Hi everyone, I’m Sue Foley from Colchester (aka Purplepants). On Sunday 09 July, I’ll be returning to London to run in the British 10k, three years after running my first 10k event for MS-UK and my first ever event since starting my running journey in May 2014.
I still find it amusing that I donned some running shoes back then and even more surprising that I’m still pounding the pavements now. At 50 years young, I was a late starter! I was inspired to run having watched the Virgin Money London Marathon in April 2013 from Tower Bridge. It simply gripped me so much that I felt the need to be doing something positive and challenge myself. My best friend and partner had passed away suddenly the year before so I was feeling somewhat lost in grief.
My childhood neighbour and friend Keith had been diagnosed with multiple sclerosis in March 2012, so I decided I’d like to fundraise for MS-UK, the charity that had helped him during the early days of his diagnosis. I contacted MS-UK to apply for one of their Gold Bond places at the Virgin Money London Marathon. What on earth was I thinking? I hadn’t even run 100 metres, let alone 26.2 miles! When I received the phone call to say I’d been offered a place, I burst into tears. It was an honour to be able to represent the charity. Fortunately, I had a whole year to fundraise and prepare myself mentally and physically for a running adventure.
My first port of call was to attend parkrun, a free, weekly 5k timed run which takes place all over the Country. I continued with parkrun alongside bootcamp and gym classes. Early in July 2014, Sam who worked at MS-UK phoned to ask if I’d like to get some experience in taking part in the British 10k. Another runner had suffered an injury, so Sam asked if I’d like to step in to replace them. It was short notice, yet I knew this would be a valuable exercise. I felt in good shape, though in reality I had only been running up to a 5k distance. I was up for the challenge all the same, realising I’d have to be sensible with my pacing.
With a week until the race, I set up an online JustGiving page which I shared via my social media and I was encouraged to see donations soon coming through. I had my name put on my running vest, so all that was left was for me to get to the start.
Race day arrived with an early alarm call. I remember feeling slightly anxious and excited. On arrival in London I remember heading across one of the bridges and noticing several people in running kit. It was my natural instinct to follow, assuming they’d all know where to go. I spoke to one runner just for reassurance that I was going the right way for the bag drop. Once I’d put my belongings in the bag drop, I proceeded to the start area. I remember vividly hearing the Chariots of Fire music sounding out as we walked through Admiralty Arch at Trafalgar Square. My eyes welled up, it was emotional to be amongst hundreds of runners, many of whom were wearing their respective charity’s vests.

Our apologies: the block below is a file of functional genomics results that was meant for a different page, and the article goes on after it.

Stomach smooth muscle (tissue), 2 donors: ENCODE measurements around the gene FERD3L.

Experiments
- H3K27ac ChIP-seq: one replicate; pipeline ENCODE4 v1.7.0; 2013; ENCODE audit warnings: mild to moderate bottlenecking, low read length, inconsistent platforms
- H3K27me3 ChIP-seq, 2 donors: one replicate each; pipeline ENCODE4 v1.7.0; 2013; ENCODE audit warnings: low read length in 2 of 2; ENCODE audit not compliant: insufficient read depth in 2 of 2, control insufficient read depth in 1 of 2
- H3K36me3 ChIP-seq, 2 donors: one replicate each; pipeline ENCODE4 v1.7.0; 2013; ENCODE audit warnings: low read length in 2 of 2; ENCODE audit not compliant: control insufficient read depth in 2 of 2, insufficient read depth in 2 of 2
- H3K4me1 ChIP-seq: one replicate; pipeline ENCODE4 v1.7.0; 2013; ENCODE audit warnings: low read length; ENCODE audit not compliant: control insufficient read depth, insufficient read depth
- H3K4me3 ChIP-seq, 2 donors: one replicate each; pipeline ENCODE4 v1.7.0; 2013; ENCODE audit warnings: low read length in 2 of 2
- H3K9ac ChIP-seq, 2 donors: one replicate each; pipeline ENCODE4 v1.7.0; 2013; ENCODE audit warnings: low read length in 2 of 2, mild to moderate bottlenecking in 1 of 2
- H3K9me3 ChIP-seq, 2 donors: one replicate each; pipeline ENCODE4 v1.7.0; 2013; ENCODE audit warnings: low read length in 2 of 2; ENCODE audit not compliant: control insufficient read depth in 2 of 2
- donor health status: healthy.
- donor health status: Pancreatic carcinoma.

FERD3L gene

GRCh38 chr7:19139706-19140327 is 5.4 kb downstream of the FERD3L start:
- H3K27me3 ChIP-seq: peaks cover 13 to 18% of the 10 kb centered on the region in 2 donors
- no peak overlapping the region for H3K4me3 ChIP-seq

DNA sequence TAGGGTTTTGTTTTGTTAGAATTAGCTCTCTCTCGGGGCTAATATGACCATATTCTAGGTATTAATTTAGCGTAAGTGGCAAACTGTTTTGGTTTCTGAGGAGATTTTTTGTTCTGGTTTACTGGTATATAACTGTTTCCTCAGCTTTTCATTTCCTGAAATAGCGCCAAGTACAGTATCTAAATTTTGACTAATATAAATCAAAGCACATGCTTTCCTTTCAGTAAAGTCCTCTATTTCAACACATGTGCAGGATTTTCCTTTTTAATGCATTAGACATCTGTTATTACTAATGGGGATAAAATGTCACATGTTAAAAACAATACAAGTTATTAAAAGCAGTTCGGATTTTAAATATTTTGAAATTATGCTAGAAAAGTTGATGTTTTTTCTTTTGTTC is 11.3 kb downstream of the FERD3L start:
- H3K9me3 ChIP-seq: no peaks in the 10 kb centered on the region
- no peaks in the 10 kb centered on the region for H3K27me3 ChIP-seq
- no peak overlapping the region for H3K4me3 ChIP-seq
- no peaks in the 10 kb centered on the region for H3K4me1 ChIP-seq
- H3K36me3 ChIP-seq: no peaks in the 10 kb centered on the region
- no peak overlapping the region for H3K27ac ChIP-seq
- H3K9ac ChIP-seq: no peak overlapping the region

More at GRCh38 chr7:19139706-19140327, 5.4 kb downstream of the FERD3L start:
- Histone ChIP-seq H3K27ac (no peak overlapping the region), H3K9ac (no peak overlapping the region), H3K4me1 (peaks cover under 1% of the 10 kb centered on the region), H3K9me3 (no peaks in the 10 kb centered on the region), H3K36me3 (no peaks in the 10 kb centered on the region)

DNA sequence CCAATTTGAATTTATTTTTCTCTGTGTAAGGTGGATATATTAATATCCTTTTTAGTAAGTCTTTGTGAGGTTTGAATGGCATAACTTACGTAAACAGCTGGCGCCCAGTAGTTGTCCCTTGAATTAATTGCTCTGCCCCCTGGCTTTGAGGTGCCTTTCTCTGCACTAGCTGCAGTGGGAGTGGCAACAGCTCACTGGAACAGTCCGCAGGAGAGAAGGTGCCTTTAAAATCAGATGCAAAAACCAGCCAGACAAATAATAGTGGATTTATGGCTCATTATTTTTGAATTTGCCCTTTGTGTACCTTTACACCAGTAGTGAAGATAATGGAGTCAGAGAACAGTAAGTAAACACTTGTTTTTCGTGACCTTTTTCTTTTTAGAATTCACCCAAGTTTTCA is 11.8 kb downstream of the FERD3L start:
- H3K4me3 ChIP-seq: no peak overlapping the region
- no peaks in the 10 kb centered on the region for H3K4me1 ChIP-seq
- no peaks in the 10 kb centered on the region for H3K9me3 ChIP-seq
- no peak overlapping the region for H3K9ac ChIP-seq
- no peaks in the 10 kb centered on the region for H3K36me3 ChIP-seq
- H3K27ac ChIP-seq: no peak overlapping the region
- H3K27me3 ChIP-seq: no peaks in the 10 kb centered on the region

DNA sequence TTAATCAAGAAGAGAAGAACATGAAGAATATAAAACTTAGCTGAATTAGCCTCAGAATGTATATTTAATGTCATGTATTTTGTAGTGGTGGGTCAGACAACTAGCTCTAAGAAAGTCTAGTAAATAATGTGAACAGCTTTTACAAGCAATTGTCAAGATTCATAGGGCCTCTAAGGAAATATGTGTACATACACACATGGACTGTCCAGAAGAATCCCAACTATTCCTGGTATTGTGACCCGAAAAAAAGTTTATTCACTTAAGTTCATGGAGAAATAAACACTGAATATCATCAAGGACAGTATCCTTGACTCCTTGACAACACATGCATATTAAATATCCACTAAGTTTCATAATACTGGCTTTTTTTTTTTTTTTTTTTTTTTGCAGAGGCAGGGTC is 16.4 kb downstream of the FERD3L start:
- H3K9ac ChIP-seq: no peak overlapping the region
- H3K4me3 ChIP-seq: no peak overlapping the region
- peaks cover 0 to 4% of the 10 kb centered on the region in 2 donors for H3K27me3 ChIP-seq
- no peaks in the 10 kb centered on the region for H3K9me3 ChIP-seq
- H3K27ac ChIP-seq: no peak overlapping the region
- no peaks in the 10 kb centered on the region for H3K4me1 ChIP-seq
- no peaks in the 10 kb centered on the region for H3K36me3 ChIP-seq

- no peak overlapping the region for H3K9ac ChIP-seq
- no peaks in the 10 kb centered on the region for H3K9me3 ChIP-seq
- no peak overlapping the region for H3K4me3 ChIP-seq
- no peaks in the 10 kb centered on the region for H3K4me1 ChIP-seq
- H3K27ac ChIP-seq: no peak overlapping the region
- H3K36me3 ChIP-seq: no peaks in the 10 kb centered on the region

The atmosphere leading towards the start line was special as I stood side by side so many strangers, yet friends also, in a sense that we were united in representing our chosen causes. Once I crossed the line, I smiled trying to take in all the sights. Music was playing along the course and spectators cheered the runners enthusiastically. I was given a boost hearing people call out my name. Running over Westminster Bridge felt surreal. I paused for a moment to capture a photo on my phone. Let’s face it, it’s not every day you get to run in the Capital City.
Approaching the finish, I remember coming along Whitehall and spotting the same runner I’d asked directions from at the start. We crossed the line together high fiving one another in victory.
I’m excited to be putting on my purple MS-UK vest (and purple everything else!) and joining the other fabulous MS-UK fundraisers running at the British 10k. My philosophy is ‘finish lines, not finish times’, having said that, I’d like to shave off 7 minutes of my 2014 time if possible. I’m extremely proud that through my running efforts I’ve raised over £5,000 for MS-UK over the past few years and helped to raise awareness of the charity’s work in my locality. I’ve also volunteered and been known to step into the mascot Myles’ shoes on occasions. Fundraising, volunteering and taking part in events for MS-UK has been fulfilling, fun and certainly helped given me focus and purpose. I hope I may inspire others to do the same.